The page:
Kathy Calvin meets Nyanwour and her four children at the United Nations’ Kakuma Refugee Camp in Northwest Kenya. Nyanwour had fled violence in South Sudan with her children who were between 5 and 8 years old, and walked three days to get to the safety of the Kakuma camp.
Alex Kamweru/ UN Foundation
By Caroline Fairchild
October 17, 2014

On Wednesday, Kathy Calvin was late for our scheduled phone interview, but she had a good excuse. Calvin, the CEO and president of the United Nations Foundation, was just getting off the other line with Dr. David Nabarro, the man leading the UN’s fight against Ebola.

The UN Foundation, which serves as an advocate for the UN and a platform for ideas and resources to help the organization solve global problems, is focused on delivering accurate information to communities around the world about what exactly is happening on the ground. The foundation has also set up a fund for people who want to make a taxable donation to UN operations working to halt the Ebola outbreak.

Yet as the U.S. combats its first domestic cases of Ebola, Calvin says there are still a few key story lines that are getting left out of the discussion.

“They are being told, but they are hard to compete against a nurse getting Ebola in Texas,” Calvin said. “It’s just the way of storytelling.”

Here are three stories that Calvin says are missing from mainstream Ebola coverage:

  1. Ebola is not everywhere in Africa for a reason. “The disease has been around for quite sometime. It has been contained before and it is being contained right now in countries like Gabon. Where we are seeing the outbreak is in three countries that are still recovering from conflict and are rebuilding, and they are too vulnerable and fragile to handle these kinds of attacks. Why isn’t it everywhere in Africa? Because where you have a robust system – we hope Dallas has a robust system – there are methods in place for quarantine and immediate reaction.”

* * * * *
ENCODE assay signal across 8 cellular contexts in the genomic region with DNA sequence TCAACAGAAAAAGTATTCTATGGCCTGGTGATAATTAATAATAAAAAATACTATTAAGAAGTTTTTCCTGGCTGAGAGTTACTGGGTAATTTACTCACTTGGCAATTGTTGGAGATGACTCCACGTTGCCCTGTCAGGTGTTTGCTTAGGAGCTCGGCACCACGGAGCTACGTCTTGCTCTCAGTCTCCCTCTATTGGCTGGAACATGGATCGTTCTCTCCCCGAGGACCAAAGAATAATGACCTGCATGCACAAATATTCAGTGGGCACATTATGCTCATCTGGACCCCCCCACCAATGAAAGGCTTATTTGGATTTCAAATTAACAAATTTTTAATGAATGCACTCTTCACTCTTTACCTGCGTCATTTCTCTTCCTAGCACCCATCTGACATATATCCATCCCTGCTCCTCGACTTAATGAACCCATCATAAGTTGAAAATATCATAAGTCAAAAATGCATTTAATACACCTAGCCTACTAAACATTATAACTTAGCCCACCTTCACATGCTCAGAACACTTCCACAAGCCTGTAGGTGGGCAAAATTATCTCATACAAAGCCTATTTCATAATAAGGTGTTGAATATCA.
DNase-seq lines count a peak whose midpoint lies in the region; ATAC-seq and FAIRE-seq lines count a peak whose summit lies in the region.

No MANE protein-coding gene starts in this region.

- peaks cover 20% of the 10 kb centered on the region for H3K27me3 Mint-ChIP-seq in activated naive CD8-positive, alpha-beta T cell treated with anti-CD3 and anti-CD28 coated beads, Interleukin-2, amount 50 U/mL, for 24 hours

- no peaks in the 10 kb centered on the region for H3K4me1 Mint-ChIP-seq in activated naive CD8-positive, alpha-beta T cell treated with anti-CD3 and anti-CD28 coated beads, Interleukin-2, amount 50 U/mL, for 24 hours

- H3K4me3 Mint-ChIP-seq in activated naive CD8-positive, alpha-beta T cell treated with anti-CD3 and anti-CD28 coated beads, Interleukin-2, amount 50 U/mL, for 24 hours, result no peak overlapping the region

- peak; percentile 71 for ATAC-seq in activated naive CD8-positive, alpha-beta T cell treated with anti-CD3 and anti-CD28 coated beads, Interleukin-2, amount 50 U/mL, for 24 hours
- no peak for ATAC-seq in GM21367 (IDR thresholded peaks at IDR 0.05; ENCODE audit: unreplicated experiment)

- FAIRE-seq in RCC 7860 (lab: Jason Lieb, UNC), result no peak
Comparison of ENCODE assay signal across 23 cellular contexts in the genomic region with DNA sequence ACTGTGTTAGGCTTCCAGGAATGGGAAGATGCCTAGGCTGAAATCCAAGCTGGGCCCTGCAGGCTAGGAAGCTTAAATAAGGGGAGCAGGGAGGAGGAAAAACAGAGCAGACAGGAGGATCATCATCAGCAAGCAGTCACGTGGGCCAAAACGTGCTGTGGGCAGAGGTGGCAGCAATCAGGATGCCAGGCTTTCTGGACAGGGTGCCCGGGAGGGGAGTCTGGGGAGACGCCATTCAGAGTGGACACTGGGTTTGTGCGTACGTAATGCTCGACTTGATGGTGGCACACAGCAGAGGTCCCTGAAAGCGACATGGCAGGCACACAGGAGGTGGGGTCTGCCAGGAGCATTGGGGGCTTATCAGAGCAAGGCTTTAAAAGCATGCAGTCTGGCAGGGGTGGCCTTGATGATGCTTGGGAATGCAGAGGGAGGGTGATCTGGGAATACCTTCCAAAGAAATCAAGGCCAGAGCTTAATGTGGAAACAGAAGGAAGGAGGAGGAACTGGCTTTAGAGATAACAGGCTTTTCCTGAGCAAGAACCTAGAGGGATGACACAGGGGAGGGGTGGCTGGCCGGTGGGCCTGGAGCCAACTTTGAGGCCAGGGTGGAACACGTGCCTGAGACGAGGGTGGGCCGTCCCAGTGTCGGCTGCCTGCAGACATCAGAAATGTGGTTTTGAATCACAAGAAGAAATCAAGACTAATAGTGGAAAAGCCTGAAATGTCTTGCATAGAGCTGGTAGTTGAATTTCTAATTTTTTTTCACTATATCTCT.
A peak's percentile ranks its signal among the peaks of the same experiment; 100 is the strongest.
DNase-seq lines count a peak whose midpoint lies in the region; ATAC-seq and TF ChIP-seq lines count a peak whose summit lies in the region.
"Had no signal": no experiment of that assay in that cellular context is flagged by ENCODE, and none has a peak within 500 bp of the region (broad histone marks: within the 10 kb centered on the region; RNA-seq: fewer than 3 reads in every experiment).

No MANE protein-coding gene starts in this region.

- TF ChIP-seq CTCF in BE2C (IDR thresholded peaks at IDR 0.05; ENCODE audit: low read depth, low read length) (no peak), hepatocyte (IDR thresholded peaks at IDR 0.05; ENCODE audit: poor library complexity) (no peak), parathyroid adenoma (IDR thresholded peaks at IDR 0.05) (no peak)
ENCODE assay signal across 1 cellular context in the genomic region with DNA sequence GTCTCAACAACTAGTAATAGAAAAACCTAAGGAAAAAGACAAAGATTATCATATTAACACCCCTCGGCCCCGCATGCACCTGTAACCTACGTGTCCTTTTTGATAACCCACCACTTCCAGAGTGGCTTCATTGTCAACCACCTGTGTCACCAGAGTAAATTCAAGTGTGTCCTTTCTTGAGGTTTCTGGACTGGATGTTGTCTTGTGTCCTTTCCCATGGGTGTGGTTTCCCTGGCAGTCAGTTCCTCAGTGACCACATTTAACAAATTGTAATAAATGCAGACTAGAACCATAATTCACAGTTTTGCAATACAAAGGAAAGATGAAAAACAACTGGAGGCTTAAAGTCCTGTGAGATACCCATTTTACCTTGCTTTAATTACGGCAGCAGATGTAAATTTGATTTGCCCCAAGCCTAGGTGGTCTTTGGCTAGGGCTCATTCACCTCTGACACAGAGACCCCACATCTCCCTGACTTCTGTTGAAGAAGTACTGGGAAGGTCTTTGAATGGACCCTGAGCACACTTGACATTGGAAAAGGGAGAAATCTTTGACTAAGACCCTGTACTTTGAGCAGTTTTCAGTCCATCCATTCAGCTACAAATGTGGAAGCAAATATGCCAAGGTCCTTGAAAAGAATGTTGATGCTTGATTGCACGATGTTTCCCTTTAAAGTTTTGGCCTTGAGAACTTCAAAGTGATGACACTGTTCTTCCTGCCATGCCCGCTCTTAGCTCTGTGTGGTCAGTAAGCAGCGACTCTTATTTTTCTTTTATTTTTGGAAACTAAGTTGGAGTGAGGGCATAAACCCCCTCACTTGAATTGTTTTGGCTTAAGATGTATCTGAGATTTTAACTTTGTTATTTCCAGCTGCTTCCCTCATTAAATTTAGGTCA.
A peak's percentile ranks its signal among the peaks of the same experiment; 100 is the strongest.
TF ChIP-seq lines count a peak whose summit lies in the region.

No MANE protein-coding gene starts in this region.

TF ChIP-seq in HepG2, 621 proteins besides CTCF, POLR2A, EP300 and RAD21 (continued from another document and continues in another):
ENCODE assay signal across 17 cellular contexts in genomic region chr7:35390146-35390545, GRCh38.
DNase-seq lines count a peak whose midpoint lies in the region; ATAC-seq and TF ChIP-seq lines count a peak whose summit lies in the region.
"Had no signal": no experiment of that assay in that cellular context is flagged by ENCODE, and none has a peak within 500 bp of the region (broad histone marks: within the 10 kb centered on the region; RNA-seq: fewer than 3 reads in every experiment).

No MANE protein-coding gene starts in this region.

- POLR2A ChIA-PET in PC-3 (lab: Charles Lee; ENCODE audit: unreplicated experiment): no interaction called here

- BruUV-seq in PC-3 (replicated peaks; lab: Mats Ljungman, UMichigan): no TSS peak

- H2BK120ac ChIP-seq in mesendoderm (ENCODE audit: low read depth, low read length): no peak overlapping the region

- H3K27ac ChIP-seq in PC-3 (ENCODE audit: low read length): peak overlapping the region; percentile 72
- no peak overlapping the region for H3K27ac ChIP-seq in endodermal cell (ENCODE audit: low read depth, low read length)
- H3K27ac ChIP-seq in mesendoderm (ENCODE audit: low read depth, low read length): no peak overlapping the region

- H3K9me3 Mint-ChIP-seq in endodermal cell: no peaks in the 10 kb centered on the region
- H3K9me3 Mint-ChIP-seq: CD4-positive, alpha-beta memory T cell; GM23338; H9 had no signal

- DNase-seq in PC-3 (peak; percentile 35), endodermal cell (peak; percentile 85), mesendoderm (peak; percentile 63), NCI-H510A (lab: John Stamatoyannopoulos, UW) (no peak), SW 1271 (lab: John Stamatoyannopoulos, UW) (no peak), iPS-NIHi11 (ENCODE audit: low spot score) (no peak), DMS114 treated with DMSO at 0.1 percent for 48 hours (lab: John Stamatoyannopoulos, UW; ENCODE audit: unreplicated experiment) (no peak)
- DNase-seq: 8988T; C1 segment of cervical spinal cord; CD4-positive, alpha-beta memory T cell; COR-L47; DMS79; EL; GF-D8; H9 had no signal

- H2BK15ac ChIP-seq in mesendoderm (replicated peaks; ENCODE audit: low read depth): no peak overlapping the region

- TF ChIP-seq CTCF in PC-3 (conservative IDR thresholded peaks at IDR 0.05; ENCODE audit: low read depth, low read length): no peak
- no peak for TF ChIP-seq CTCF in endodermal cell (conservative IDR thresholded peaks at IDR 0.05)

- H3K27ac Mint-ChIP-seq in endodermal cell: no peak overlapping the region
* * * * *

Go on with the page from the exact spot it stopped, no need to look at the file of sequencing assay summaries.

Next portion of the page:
2. Borders are not protection. “Even putting up barriers at borders doesn’t work. The countries that tried it immediately had to back off of it. It is everyone’s first instinct and it’s not workable.”
  3. The private sector is key to finding solutions. “The private sector engagement and contribution of support on everything has been tremendous. I’m talking about the companies that are providing some of the protective gear and the companies that are already in Africa that are stepping up. The private sector has found a robust number of ways to be deeply engaged from financial to real assets to it’s own role in advocacy. We know that’s what the future has to look like. Problem solving is not limited to just governments.”

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